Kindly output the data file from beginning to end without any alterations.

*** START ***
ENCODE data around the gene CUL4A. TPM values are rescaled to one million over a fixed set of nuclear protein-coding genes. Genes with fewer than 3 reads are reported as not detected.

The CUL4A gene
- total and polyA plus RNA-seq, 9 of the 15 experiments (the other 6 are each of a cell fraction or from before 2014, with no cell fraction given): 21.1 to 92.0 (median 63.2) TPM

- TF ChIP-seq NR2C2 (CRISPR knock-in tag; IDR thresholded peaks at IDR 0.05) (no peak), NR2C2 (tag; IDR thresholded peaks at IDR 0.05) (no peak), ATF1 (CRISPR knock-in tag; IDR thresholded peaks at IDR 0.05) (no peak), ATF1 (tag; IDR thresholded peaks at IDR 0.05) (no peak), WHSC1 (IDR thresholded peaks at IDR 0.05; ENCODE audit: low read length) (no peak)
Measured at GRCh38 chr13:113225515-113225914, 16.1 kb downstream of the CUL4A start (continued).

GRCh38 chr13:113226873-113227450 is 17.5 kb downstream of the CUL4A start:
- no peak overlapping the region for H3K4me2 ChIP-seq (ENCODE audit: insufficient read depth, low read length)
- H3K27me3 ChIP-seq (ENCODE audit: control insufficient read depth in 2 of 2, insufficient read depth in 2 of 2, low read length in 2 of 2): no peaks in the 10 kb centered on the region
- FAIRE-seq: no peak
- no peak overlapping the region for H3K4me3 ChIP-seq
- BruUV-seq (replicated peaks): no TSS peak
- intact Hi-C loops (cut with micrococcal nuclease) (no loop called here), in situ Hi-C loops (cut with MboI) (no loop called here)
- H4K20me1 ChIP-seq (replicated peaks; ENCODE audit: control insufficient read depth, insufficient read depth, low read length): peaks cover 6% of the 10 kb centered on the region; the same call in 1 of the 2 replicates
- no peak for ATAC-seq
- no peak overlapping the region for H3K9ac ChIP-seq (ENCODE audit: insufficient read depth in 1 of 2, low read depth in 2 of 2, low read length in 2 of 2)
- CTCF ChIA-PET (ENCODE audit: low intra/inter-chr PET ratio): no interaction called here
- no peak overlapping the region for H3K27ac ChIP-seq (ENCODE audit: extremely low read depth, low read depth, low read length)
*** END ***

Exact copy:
ENCODE data around the gene CUL4A. TPM values are rescaled to one million over a fixed set of nuclear protein-coding genes. Genes with fewer than 3 reads are reported as not detected.

The CUL4A gene
- total and polyA plus RNA-seq, 9 of the 15 experiments (the other 6 are each of a cell fraction or from before 2014, with no cell fraction given): 21.1 to 92.0 (median 63.2) TPM

- TF ChIP-seq NR2C2 (CRISPR knock-in tag; IDR thresholded peaks at IDR 0.05) (no peak), NR2C2 (tag; IDR thresholded peaks at IDR 0.05) (no peak), ATF1 (CRISPR knock-in tag; IDR thresholded peaks at IDR 0.05) (no peak), ATF1 (tag; IDR thresholded peaks at IDR 0.05) (no peak), WHSC1 (IDR thresholded peaks at IDR 0.05; ENCODE audit: low read length) (no peak)
Measured at GRCh38 chr13:113225515-113225914, 16.1 kb downstream of the CUL4A start (continued).

GRCh38 chr13:113226873-113227450 is 17.5 kb downstream of the CUL4A start:
- no peak overlapping the region for H3K4me2 ChIP-seq (ENCODE audit: insufficient read depth, low read length)
- H3K27me3 ChIP-seq (ENCODE audit: control insufficient read depth in 2 of 2, insufficient read depth in 2 of 2, low read length in 2 of 2): no peaks in the 10 kb centered on the region
- FAIRE-seq: no peak
- no peak overlapping the region for H3K4me3 ChIP-seq
- BruUV-seq (replicated peaks): no TSS peak
- intact Hi-C loops (cut with micrococcal nuclease) (no loop called here), in situ Hi-C loops (cut with MboI) (no loop called here)
- H4K20me1 ChIP-seq (replicated peaks; ENCODE audit: control insufficient read depth, insufficient read depth, low read length): peaks cover 6% of the 10 kb centered on the region; the same call in 1 of the 2 replicates
- no peak for ATAC-seq
- no peak overlapping the region for H3K9ac ChIP-seq (ENCODE audit: insufficient read depth in 1 of 2, low read depth in 2 of 2, low read length in 2 of 2)
- CTCF ChIA-PET (ENCODE audit: low intra/inter-chr PET ratio): no interaction called here
- no peak overlapping the region for H3K27ac ChIP-seq (ENCODE audit: extremely low read depth, low read depth, low read length)